This timely display in time for the 40th year of the Olivier Awards celebrates the wealth of talent that are shared between London’s West End and New York’s Broadway.
Set right in the heart of the Victoria and Albert Museum’s section dedicated to the world of theatre, Curtain Up sweeps visitors right to the heart of the West End and Broadway in this concise – if slightly disappointingly short display.
The display pays tribute to all the work that goes into making a theatrical production that those who are sitting in the audience will have perhaps little understanding of while enjoying the overall effect.
Curtain Up is filled with video clips, costume designs, posters, set designs and costumes themselves that will certainly be appreciated by any regular theatregoer.
But this fascinating and detailed display also reveals how closely London and New York Theatre has been closely linked over the past forty years, with recent successful transfers including The Curious Incident of the Dog in the Night-Time and Matilda the Musical – showcase the close involvement to share talent on both sides of the pond.
It is filled with tiny pieces of information that audiences perhaps won’t be aware of (unless you were fortunate to see both productions) – such as the changing of some of the lyrics in Andrew Lloyd Webber and Tim Rice’s Evita when it transferred to Broadway or the changing of the set design for the National Theatre’s production of Carousel when it transferred to New York in 1994.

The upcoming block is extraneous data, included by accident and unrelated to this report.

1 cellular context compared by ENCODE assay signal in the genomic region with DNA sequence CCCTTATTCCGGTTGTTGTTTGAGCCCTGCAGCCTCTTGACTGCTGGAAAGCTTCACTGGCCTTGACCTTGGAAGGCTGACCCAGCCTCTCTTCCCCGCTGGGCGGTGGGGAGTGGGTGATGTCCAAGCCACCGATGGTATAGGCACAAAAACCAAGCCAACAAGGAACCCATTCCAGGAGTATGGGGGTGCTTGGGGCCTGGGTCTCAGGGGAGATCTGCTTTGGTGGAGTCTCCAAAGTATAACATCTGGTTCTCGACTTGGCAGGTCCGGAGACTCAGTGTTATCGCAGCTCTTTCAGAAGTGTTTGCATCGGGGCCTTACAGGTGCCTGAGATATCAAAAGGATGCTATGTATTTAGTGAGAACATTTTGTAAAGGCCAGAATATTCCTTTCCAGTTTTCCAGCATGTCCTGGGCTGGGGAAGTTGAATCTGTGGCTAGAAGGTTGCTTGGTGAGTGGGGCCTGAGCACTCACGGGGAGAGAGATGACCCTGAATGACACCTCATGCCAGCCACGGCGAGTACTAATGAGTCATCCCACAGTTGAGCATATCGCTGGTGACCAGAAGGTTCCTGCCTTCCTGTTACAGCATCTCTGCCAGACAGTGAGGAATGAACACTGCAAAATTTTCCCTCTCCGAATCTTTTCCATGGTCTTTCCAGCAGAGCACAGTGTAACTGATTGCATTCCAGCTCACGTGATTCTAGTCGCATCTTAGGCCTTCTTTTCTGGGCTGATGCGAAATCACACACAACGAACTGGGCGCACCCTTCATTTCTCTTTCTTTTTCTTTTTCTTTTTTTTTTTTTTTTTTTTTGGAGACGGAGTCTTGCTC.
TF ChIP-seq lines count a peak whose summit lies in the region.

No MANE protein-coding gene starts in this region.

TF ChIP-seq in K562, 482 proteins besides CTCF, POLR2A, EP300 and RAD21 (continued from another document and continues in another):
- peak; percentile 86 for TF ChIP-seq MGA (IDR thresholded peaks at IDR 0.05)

Those who go to the theatre a lot will find plenty to enjoy, whether it is admiring the way in which the Tony and Olivier Awards have changed design wise or admiring costumes from Chicago or Phantom of the Opera.
But it is still worth a look even if you don’t attend the theatre on a regular basis as you still gain a valuable insight into the way in which this industry works from all angles.
The way in which the display has been presented is also effective and really can be theatrical itself in places, capturing the dedication and number of people involved in creating a production. However, it can feel a bit cramped in places and awkward in terms of making the best use of the space – perhaps a little more room is required to appreciate it even more.
However, this shouldn’t detract from the wonderfulness of the display that is a joyful celebration of the theatre.
Curtain Up runs at the Victoria and Albert Museum until the 31st August 2016. Admission to the display is free.